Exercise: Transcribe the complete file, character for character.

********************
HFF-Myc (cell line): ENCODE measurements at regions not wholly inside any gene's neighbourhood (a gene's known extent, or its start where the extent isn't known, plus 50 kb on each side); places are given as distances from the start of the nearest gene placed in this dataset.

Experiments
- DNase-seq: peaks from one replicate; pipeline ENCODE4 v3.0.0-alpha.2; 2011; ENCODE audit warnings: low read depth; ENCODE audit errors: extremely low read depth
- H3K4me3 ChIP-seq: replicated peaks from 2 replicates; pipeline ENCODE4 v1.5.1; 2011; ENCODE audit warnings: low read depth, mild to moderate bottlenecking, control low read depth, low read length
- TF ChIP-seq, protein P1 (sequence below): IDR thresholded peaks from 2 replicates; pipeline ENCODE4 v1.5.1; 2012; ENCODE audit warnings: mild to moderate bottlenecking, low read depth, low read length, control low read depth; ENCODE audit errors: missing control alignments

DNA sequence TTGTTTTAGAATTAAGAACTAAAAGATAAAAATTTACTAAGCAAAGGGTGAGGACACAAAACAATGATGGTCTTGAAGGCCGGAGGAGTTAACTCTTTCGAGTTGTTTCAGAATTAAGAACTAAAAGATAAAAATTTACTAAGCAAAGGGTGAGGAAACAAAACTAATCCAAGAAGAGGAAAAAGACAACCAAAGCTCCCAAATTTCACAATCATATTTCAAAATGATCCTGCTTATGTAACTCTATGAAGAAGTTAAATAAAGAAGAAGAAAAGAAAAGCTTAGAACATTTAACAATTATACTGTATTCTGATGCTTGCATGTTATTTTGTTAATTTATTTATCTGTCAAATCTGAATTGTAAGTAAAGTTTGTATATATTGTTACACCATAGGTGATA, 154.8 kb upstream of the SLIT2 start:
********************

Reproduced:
HFF-Myc (cell line): ENCODE measurements at regions not wholly inside any gene's neighbourhood (a gene's known extent, or its start where the extent isn't known, plus 50 kb on each side); places are given as distances from the start of the nearest gene placed in this dataset.

Experiments
- DNase-seq: peaks from one replicate; pipeline ENCODE4 v3.0.0-alpha.2; 2011; ENCODE audit warnings: low read depth; ENCODE audit errors: extremely low read depth
- H3K4me3 ChIP-seq: replicated peaks from 2 replicates; pipeline ENCODE4 v1.5.1; 2011; ENCODE audit warnings: low read depth, mild to moderate bottlenecking, control low read depth, low read length
- TF ChIP-seq, protein P1 (sequence below): IDR thresholded peaks from 2 replicates; pipeline ENCODE4 v1.5.1; 2012; ENCODE audit warnings: mild to moderate bottlenecking, low read depth, low read length, control low read depth; ENCODE audit errors: missing control alignments

DNA sequence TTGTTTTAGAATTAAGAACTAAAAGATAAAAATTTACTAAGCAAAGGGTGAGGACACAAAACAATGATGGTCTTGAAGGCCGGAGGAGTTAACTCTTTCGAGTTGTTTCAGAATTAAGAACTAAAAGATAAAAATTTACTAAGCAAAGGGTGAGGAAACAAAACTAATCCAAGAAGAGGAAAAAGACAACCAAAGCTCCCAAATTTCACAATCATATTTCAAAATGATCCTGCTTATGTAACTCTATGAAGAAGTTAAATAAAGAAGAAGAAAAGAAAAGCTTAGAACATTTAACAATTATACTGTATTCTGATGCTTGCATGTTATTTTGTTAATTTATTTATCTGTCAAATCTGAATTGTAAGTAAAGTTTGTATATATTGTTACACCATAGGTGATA, 154.8 kb upstream of the SLIT2 start: